Identifying Research Priorities for Public Health Research to Address Health Inequalities: Use of Delphi-Like Survey Methods

For which topic were research priorities identified?

public health

In which location was the research priority setting conducted?

Europe - United Kingdom

Why was it conducted at all?

In the funding of health research and public health research it is vital that research questions posed are important and that funded research meets a research need or a gap in evidence. Many methods are used in the identification of research priorities, however, these can be resource intensive, costly and logistically challenging. Identifying such research priorities can be particularly challenging for complex public health problems as there is a need to consult a number of experts across disciplines and with a range of expertise.

What was the objective?

to identify important research priorities relating to health inequalities and framing tractable research questions for topic areas identified

What was the outcome?

a list of 3 research areas

How long did the research prioritization take?

No information provided.

Which methods were used to identify research priorities?

Delphi; survey

How were the priorities for research identified exactly?

Step 1: Delphi round 1: participants were asked: "In your opinion, what are the most important questions/problems in health inequalities in the United Kingdom where evidence would be helpful? What are your reasons for selecting this/these question(s)/problem(s)?". Step 2: content analysis. Step 3: Delphi round 2: top three themes identified in round 1 were fed back to the group, participants were asked: In which areas of your practice related to …1/2/3… do you feel that you need new information/evidence? Would your practice be likely to change if there was new evidence?, responses were then analyzed, topic areas most frequently mentioned were identified. Step 4: Delphi round 3: the three top topic areas selected from round 2 were fed back to the group, participants were asked: Which interventions (things that can be done) would you like to see researched and in which population groups would you like to see this research done?, responses from round 3 were analyzed and the areas requiring intervention and the population groups most frequently mentioned were identified. Step 5: survey: participants were asked to formulate research questions for research areas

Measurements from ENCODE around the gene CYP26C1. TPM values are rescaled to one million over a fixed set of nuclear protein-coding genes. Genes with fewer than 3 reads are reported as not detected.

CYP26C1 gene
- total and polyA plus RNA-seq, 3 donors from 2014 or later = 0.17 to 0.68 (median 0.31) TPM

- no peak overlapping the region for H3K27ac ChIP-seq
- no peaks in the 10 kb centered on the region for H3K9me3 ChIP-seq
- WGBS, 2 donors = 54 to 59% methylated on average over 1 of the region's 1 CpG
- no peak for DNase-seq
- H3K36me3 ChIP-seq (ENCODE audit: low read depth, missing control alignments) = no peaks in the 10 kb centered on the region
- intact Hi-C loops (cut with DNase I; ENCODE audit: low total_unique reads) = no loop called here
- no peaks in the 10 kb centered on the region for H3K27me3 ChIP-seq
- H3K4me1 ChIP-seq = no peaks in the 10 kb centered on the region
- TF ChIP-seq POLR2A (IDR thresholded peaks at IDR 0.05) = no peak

Which stakeholders took part?

Public health professionals with an interest in health inequalities, academics. Delphi round 1: 36 participants. Delphi round 2: 26 participants. Delphi round 3: 21 participants. Survey: 11 participants.

How were stakeholders recruited?

Potential participants were recruited through various sources, including Contact, Help, Advice and Information Network (CHAIN), contacts made through conferences and meetings, Association of Directors of Adult Social Services (ADASS; list of members available on internet), Directors of Public Health identified on the internet, and through the delegate list of the Local Government Association Annual Public Health conference. Participants for phase 2 were a group of research-active methodologists/academics, who were experts in the areas of the topics identified in phase 1. Potential participants were identified through CHAIN and searching the internet for experts in the field.

Were stakeholders actively involved or did they just participate?

Stakeholders were mere participants of the research prioritization process; they were not actively involved in the process.